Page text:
Nintendo Pokemon review Switch

Review: Pokemon Mystery Dungeon – Rescue Team DX for Nintendo Switch

A mystery, remade. An unchanged storyline. And, at the centre of it all, one Pokémon who’s never going to give up. Pokémon Mystery Dungeon: Rescue Team DX is light on the nostalgia and heavy on the changes. But not all is lost. There’s a spark hidden deep within the content; it just takes some time to find.

Rewind almost 15 years and you’ll discover two Pokémon Mystery Dungeon titles surfacing on the Game Boy Advance and Nintendo DS. Red Rescue Team and Blue Rescue Team were the first Pokémon Mystery Dungeon games developed by Chunsoft (now Spike Chunsoft) to be released outside of the mainline Pokémon titles. By 2007, the spin-off had accumulated more than 5 million sales and were greatly considered a success by critics and fans alike. In fact, for some fans, Red and Blue Rescue Team were the first Pokémon title they had ever played. Perhaps that’s why nostalgia is so important.

Fast-forward to present day, Pokémon Mystery Dungeon: Rescue Team DX brings together all the features and exclusive Pokémon in both Red and Blue Rescue Team versions in a brand new and entirely unique painterly art style.  Not only is it the first remake of a Pokémon Mystery Dungeon title, but Rescue Team DX is the first remake of a Pokémon game outside of the mainline series. With over 400 Pokémon confirmed, some quality of life changes and such a unique art style, Rescue Team DX has all the makings of a sure-fire hit.

If you’re unfamiliar with the storyline, Rescue Team DX follows you and your chosen Pokémon partner on a 25 to 30-hour tale to save the world from complete destruction. The reason for such a catastrophe is largely down to you. Many years ago, a Pokémon was left to fend for its life once their human trainer selfishly saved themselves. To right the wrongs of the past, a human would be turned into a Pokémon, but in doing so would cause the end of the world. So, with a choice of up to 16 Pokémon (chosen by a personality quiz, as in the original), you and your partner must build a rescue team and explore dungeons across the land in a bid to help save all the Pokémon in the world.

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From the get-go, Rescue Team DX has several quality of life changes. After a quick tutorial in Tiny Woods, we’ve encountered auto save – an incredibly nifty feature – and adjusted to the painterly art style. It’s different to any other art style from past Pokémon Mystery Dungeon games, but, in its own way, can be quite beautiful and is easy to get on board with.

If you’ve played the eShop demo, you’ll understand the controls can be quite clunky, either in handheld or docked modes. When moving either diagonally or in a straight line, Pokémon animations look unnatural, as if the walking speed is too quick for manual play. Dashing is also an issue when playing manually as it’s far too quick for the eye to catch. Great for speed runners though.

On the other hand, using the new auto mode eliminates those wayward controls by tapping the ‘L’ button. Simply use the AI to navigate your team around the dungeon at speed, locating items and quest goals as a priority before heading to the stairs. It’s a great feature for youngsters, particularly if they’re in a bind, but given how accessible auto mode is throughout the game (it can be turned on or off at any point), it takes away the entire foundation that Mystery Dungeon was built upon. The idea that the player should explore a dungeon and find their own path is part of the challenge. Once you leave it in the hands of the AI, the challenge becomes redundant, enabling the game to basically play itself. But hey, it is an optional feature, so if you want to watch a ‘Let’s Play’ with minimum physical input, be our guest.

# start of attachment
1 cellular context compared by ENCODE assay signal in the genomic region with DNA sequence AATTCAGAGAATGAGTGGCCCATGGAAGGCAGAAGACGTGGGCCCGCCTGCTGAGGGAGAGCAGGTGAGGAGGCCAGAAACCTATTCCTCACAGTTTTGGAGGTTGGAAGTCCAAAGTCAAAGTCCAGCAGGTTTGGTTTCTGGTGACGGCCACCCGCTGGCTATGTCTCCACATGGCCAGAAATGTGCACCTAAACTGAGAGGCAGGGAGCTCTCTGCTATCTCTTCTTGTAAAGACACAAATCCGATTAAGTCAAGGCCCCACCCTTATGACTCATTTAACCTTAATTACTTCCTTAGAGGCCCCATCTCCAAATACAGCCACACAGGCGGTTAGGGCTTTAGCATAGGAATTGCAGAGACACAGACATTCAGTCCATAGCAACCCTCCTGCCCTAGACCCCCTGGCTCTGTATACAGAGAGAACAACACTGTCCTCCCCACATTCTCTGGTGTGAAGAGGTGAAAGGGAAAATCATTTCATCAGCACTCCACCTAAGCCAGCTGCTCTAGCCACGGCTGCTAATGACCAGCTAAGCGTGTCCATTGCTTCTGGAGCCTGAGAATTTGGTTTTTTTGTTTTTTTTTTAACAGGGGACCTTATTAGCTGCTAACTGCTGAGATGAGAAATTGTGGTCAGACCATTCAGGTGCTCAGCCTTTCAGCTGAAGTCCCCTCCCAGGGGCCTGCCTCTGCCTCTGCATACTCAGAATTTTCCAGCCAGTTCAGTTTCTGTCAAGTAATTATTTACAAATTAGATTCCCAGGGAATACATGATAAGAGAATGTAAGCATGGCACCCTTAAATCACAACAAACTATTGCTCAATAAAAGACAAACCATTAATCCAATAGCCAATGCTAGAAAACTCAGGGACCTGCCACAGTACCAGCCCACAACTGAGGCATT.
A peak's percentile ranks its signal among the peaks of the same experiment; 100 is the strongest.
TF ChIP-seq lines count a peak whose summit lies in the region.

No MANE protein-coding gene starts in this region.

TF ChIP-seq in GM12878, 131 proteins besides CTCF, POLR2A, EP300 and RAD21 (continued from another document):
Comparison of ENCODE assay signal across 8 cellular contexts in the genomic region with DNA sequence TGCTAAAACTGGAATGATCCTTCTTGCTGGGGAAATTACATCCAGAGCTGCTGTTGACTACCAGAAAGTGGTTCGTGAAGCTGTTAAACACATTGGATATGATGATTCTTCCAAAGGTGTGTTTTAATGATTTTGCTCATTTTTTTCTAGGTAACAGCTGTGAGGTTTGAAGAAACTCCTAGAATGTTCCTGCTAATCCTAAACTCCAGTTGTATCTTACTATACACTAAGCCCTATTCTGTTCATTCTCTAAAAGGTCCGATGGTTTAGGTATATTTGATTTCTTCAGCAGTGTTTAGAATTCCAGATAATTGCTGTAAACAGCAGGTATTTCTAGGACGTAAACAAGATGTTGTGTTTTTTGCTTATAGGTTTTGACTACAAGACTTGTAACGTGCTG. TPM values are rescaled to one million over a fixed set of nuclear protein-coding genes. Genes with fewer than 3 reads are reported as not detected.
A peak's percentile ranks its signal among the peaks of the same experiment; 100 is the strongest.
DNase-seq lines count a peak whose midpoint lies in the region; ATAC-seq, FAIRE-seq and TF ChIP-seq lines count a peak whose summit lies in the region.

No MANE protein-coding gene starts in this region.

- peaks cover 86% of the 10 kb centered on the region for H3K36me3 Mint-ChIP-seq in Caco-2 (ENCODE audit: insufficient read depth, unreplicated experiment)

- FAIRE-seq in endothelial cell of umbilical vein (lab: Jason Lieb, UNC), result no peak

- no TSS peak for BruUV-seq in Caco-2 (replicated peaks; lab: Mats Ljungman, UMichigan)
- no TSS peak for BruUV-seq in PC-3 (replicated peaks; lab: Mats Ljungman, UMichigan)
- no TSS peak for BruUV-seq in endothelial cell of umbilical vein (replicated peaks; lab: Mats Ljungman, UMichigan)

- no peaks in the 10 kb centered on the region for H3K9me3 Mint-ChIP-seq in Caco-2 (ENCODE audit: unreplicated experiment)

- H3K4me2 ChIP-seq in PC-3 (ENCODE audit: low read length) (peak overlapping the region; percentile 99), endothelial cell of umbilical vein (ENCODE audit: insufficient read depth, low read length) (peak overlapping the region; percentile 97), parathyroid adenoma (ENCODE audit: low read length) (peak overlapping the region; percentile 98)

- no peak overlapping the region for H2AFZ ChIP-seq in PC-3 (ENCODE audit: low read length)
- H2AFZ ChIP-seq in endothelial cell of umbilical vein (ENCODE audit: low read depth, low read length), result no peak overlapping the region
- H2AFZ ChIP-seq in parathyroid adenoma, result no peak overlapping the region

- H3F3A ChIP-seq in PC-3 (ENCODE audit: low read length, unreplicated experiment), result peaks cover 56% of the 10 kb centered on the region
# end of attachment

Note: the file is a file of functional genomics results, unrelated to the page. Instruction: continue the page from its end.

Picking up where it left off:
Even battle items are in the hands of the AI by default, only by deactivating the option in the settings menu does it allow the player to choose when to give a weakened or paralyzed Pokémon an Oran or Cheri Berry. Otherwise, the AI will prompt players to either give an item to the party member or decline it. Nothing more than a questionable and bizarre hand-holding feature.

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There are many changes afoot elsewhere too. In the original games, players were able to use ‘basic’ attacks such as lunges, body slams and jumps to tackle enemy Pokémon. In Rescue Team DX, basic attacks have been removed with players now relying solely on the PP of their selected moveset. And while dungeon exploration largely remains the same (randomised layout, dropped items, traps, belly hunger and monster houses all remain), the four-party recruitment system has been swapped in favour of an eight-party. Now, you can recruit up to six more Pokémon in the dungeons after defeating them in combat. Fantastic for recruiting Pokémon, unfortunate for representing challenge.

A sore spot for veterans, Friend Areas in the original titles have been drastically altered. No longer can you enter the areas and watch your recruited team members run around. Now, Pokémon camps (which can be purchased with in-game currency in the Wigglytuff Store) are relegated to pixelated screens, like how a Pokémon box functions in the mainline series. Players can now do one of four things; feed them a gummy to boost randomized individual stats, display them as a favourite team member, make them stronger by using items such as carbon, zinc, etc, and release them back into the wild. Given how much potential Friend Areas could have in Rescue Team DX, it’s a shame Spike Chunsoft have completely squandered this opportunity. A quality of life change that’s detrimental to the heart and soul of this game.